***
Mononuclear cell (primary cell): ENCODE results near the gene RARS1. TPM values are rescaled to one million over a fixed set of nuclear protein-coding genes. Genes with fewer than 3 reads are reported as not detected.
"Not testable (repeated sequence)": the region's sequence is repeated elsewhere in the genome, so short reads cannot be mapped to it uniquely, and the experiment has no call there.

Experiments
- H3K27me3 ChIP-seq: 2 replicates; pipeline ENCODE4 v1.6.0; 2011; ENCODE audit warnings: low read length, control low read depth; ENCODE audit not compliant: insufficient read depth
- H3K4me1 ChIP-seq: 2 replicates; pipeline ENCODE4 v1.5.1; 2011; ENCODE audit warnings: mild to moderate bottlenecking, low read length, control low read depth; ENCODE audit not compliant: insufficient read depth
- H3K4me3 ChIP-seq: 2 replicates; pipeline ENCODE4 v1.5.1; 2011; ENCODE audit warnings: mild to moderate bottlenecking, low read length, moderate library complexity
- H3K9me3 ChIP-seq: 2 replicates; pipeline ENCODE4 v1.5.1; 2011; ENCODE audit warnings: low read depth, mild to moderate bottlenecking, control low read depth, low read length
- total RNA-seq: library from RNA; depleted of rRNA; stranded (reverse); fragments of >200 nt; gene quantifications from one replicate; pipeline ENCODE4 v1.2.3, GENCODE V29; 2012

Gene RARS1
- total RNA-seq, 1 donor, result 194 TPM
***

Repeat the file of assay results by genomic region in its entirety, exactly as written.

Mononuclear cell (primary cell): ENCODE results near the gene RARS1. TPM values are rescaled to one million over a fixed set of nuclear protein-coding genes. Genes with fewer than 3 reads are reported as not detected.
"Not testable (repeated sequence)": the region's sequence is repeated elsewhere in the genome, so short reads cannot be mapped to it uniquely, and the experiment has no call there.

Experiments
- H3K27me3 ChIP-seq: 2 replicates; pipeline ENCODE4 v1.6.0; 2011; ENCODE audit warnings: low read length, control low read depth; ENCODE audit not compliant: insufficient read depth
- H3K4me1 ChIP-seq: 2 replicates; pipeline ENCODE4 v1.5.1; 2011; ENCODE audit warnings: mild to moderate bottlenecking, low read length, control low read depth; ENCODE audit not compliant: insufficient read depth
- H3K4me3 ChIP-seq: 2 replicates; pipeline ENCODE4 v1.5.1; 2011; ENCODE audit warnings: mild to moderate bottlenecking, low read length, moderate library complexity
- H3K9me3 ChIP-seq: 2 replicates; pipeline ENCODE4 v1.5.1; 2011; ENCODE audit warnings: low read depth, mild to moderate bottlenecking, control low read depth, low read length
- total RNA-seq: library from RNA; depleted of rRNA; stranded (reverse); fragments of >200 nt; gene quantifications from one replicate; pipeline ENCODE4 v1.2.3, GENCODE V29; 2012

Gene RARS1
- total RNA-seq, 1 donor, result 194 TPM